Perfect way for local companies to step up their social and "earthly" responsibilities. Hopefully the idea will spread. 

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Honolulu mayor signs Oahu plastic bag ban changes into law!

Honolulu mayor signs Oahu plastic bag ban changes into law! | CSR - Corp. Social Responsibility | Scoop.it

Honolulu Mayor Kirk Caldwell signed off on changes to Oahu's plastic bag ban Thursday.

The new law, which takes effect July 2015, now includes biodegradable plastic bags in the ban, amending the original law passed in 2012, which did not ban any.

The changes, as defined in Bill 38, were made after concerns about the lack of an industry standard over the definition of a biodegradable bag.

“Biodegradable bags take a very, very long time to break down,” Caldwell said. “They’re not that great. Compostable bags are better. They break down quickly.”

The ban already provides exceptions for bags that are used to package loose items like fruits and vegetables, prepared foods and bakery goods, laundry, dry cleaning and even newspapers.

Customers can still use reusable bags, recyclable paper bags and “compostable plastic bags,” which applies to bags that meet current ASTM D6400 Standard Specifications for compostability and that is labeled with the Biodegradable Product Institute (“BPI”) logo.

Jared Brick's insight:

Congrats to Oahu for banning more plastic bags and including biodegradable in the mix... reuse is still #1 action to take!

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Megan Tiger's curator insight, September 28, 2014 5:01 PM

A good look at govements stepping into CRS

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California Legislature Passes Ban on Disposable Plastic Bags

California Legislature Passes Ban on Disposable Plastic Bags | CSR - Corp. Social Responsibility | Scoop.it
A bill banning plastic bags in California grocery stores, pharmacies, liquor stores and other businesses is headed to Gov. Jerry Brown's desk after the state legislature passed the measure Friday.
Jared Brick's insight:

In case you did not already hear CA passed the Ban on Plastic Disposable Bags... thanks for sharing Wall St. Journal! 

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Choking the Oceans With Plastic - NY Times

Choking the Oceans With Plastic - NY Times | CSR - Corp. Social Responsibility | Scoop.it

The Great Pacific Garbage Patch is growing — and there is really only one way to make it shrink!

LOS ANGELES — The world is awash in plastic. It’s in our cars and our carpets, we wrap it around the food we eat and virtually every other product we consume; it has become a key lubricant of globalization — but it’s choking our future in ways that most of us are barely aware.

I have just returned with a team of scientists from six weeks at sea conducting research in the Great Pacific Garbage Patch — one of five major garbage patches drifting in the oceans north and south of the Equator at the latitude of our great terrestrial deserts. Although it was my 10th voyage to the area, I was utterly shocked to see the enormous increase in the quantity of plastic waste since my last trip in 2009. Plastics of every description, from toothbrushes to tires to unidentifiable fragments too numerous to count floated past our marine research vessel Alguita for hundreds of miles without end. We even came upon a floating island bolstered by dozens of plastic buoys used in oyster aquaculture that had solid areas you could walk on.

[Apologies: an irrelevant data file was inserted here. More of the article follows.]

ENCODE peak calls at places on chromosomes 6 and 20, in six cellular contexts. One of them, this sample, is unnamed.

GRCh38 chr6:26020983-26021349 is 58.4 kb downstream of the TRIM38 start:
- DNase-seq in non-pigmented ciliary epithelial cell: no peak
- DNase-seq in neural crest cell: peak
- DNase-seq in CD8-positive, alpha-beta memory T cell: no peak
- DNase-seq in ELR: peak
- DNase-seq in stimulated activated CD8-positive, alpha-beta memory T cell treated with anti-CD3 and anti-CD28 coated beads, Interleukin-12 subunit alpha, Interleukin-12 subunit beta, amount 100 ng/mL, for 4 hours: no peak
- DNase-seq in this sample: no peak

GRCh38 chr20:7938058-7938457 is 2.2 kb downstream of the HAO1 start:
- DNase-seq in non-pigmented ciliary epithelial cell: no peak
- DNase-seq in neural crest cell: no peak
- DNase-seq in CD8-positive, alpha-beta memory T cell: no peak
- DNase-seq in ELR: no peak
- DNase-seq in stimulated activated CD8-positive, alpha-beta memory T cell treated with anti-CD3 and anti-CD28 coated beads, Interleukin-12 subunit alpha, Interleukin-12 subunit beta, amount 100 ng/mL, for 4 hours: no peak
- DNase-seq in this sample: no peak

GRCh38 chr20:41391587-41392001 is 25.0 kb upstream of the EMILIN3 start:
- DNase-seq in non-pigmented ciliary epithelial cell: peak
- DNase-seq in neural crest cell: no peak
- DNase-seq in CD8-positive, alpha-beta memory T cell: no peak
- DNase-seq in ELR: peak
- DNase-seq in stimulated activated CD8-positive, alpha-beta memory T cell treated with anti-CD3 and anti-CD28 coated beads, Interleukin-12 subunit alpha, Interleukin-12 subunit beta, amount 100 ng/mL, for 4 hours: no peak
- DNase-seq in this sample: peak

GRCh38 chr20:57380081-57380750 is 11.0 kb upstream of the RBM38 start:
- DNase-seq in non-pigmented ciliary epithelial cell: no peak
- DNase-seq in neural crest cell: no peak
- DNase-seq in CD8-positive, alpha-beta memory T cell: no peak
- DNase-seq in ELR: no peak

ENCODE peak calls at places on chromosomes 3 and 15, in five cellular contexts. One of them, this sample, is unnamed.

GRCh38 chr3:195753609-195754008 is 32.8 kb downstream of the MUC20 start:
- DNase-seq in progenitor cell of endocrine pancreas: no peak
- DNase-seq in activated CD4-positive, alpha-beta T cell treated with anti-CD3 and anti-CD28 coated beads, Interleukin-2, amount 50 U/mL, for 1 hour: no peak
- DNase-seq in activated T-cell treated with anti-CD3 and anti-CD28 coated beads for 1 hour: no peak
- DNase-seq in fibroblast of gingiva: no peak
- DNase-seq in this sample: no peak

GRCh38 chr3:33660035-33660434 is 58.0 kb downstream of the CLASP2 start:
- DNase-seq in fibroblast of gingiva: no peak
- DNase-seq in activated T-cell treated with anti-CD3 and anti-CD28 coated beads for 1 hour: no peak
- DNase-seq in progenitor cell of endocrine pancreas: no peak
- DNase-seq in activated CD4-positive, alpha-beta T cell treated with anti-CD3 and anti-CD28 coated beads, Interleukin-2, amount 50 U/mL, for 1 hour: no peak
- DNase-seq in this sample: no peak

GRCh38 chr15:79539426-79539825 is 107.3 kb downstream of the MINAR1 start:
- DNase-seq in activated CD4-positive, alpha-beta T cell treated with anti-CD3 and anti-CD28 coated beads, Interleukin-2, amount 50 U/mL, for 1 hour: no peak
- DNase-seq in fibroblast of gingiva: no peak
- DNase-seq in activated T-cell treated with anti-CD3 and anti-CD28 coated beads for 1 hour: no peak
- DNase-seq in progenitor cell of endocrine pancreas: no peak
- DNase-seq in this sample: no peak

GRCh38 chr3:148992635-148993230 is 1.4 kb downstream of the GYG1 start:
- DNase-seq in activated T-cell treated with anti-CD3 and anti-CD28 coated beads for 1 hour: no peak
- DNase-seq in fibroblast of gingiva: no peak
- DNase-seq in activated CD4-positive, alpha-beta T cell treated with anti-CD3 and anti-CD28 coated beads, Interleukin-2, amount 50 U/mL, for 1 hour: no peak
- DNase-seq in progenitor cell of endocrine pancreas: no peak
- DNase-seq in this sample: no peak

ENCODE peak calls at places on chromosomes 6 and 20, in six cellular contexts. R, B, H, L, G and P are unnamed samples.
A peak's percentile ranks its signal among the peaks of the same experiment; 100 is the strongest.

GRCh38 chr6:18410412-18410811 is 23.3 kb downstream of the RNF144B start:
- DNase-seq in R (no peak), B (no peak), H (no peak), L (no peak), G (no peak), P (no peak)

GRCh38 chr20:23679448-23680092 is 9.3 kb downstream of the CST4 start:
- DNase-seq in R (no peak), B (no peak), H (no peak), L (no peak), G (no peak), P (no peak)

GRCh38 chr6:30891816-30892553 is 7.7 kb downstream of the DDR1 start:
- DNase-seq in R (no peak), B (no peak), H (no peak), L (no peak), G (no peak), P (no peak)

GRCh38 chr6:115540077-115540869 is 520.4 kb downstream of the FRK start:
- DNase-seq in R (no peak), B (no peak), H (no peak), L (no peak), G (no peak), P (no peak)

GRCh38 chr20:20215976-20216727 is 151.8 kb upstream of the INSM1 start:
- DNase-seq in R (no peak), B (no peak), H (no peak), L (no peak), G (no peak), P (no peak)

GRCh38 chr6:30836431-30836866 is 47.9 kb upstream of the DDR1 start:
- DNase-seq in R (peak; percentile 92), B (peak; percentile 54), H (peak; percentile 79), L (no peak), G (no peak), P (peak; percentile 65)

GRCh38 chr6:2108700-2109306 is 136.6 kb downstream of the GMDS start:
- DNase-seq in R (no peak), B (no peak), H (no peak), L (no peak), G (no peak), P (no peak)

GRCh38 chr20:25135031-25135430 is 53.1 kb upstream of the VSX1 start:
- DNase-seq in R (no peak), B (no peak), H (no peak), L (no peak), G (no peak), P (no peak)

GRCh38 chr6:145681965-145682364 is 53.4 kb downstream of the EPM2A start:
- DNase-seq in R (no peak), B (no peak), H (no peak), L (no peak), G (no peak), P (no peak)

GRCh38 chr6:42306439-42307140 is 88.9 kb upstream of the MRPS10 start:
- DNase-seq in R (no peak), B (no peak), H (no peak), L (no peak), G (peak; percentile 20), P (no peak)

Plastics are now one of the most common pollutants of ocean waters worldwide. Pushed by winds, tides and currents, plastic particles form with other debris into large swirling glutinous accumulation zones, known to oceanographers as gyres, which comprise as much as 40 percent of the planet’s ocean surface — roughly 25 percent of the entire earth.

No scientist, environmentalist, entrepreneur, national or international government agency has yet been able to establish a comprehensive way of recycling the plastic trash that covers our land and inevitably blows and washes down to the sea. In a 2010 study of the Los Angeles and San Gabriel Rivers, my colleagues and I estimated that some 2.3 billion pieces of plastic — from polystyrene foam to tiny fragments and pellets — had flowed from Southern California’s urban centers into its coastal waters in just three days of sampling.

The deleterious consequences of humanity’s “plastic footprint” are many, some known and some yet to be discovered. We know that plastics biodegrade exceptionally slowly, breaking into tiny fragments in a centuries-long process. We know that plastic debris entangles and slowly kills millions of sea creatures; that hundreds of species mistake plastics for their natural food, ingesting toxicants that cause liver and stomach abnormalities in fish and birds, often choking them to death. We know that one of the main bait fish in the ocean, the lantern fish, eats copious quantities of plastic fragments, threatening their future as a nutritious food source to the tuna, salmon, and other pelagic fish we consume, adding to the increasing amount of synthetic chemicals unknown before 1950 that we now carry in our bodies.

We suspect that more animals are killed by vagrant plastic waste than by even climate change — a hypothesis that needs to be seriously tested. During our most recent voyage, we studied the effects of pollution, taking blood and liver samples from fish as we searched for invasive species and plastic-linked pollutants that cause protein and hormone abnormalities. While we hope our studies will yield important contributions to scientific knowledge, they address but a small part of a broader issue.